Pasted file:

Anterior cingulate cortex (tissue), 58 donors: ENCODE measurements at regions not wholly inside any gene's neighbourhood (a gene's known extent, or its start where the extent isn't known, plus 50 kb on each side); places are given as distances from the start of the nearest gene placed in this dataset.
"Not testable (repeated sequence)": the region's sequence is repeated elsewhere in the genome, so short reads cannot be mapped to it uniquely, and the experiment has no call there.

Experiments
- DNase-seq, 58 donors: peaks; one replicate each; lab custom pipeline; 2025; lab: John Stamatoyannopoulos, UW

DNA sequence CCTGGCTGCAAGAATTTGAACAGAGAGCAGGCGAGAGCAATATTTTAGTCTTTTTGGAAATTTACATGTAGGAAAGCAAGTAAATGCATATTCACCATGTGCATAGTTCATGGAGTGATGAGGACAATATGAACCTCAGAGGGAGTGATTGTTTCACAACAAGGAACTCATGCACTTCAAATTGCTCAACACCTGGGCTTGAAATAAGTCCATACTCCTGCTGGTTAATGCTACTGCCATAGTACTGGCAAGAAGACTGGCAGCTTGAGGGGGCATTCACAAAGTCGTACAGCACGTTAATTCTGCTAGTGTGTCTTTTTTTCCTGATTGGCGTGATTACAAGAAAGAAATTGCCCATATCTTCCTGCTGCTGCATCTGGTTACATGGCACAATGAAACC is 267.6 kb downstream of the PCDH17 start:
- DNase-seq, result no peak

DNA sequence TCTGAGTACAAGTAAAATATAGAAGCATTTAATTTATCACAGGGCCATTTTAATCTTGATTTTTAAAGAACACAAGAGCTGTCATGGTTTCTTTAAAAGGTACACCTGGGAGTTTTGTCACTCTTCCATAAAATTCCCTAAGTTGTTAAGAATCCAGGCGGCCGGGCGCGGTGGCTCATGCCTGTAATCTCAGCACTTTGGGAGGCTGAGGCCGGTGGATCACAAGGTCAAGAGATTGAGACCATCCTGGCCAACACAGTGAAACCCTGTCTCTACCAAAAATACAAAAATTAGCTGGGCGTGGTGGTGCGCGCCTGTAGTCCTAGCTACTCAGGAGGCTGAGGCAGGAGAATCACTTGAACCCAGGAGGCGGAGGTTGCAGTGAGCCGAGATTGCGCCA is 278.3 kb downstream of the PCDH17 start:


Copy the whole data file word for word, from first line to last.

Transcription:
Anterior cingulate cortex (tissue), 58 donors: ENCODE measurements at regions not wholly inside any gene's neighbourhood (a gene's known extent, or its start where the extent isn't known, plus 50 kb on each side); places are given as distances from the start of the nearest gene placed in this dataset.
"Not testable (repeated sequence)": the region's sequence is repeated elsewhere in the genome, so short reads cannot be mapped to it uniquely, and the experiment has no call there.

Experiments
- DNase-seq, 58 donors: peaks; one replicate each; lab custom pipeline; 2025; lab: John Stamatoyannopoulos, UW

DNA sequence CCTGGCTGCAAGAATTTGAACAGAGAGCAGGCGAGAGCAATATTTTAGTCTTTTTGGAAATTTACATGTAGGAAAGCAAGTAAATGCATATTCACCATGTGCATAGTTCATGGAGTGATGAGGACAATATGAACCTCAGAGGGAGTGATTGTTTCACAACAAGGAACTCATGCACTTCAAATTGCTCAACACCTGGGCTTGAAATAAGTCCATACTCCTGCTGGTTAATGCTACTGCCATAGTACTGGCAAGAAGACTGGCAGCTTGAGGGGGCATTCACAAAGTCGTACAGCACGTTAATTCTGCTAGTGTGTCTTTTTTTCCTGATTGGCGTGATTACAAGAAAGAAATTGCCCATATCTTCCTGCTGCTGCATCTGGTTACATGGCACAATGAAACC is 267.6 kb downstream of the PCDH17 start:
- DNase-seq, result no peak

DNA sequence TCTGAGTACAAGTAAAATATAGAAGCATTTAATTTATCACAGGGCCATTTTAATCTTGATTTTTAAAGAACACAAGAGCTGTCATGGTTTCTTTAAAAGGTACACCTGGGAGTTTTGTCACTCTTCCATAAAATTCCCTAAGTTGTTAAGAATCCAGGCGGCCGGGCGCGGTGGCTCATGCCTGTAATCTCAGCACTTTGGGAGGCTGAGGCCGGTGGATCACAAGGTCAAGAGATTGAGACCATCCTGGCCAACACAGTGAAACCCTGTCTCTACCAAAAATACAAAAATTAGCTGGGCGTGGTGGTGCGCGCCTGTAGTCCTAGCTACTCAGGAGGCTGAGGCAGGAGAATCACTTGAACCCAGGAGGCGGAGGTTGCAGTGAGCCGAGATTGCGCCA is 278.3 kb downstream of the PCDH17 start: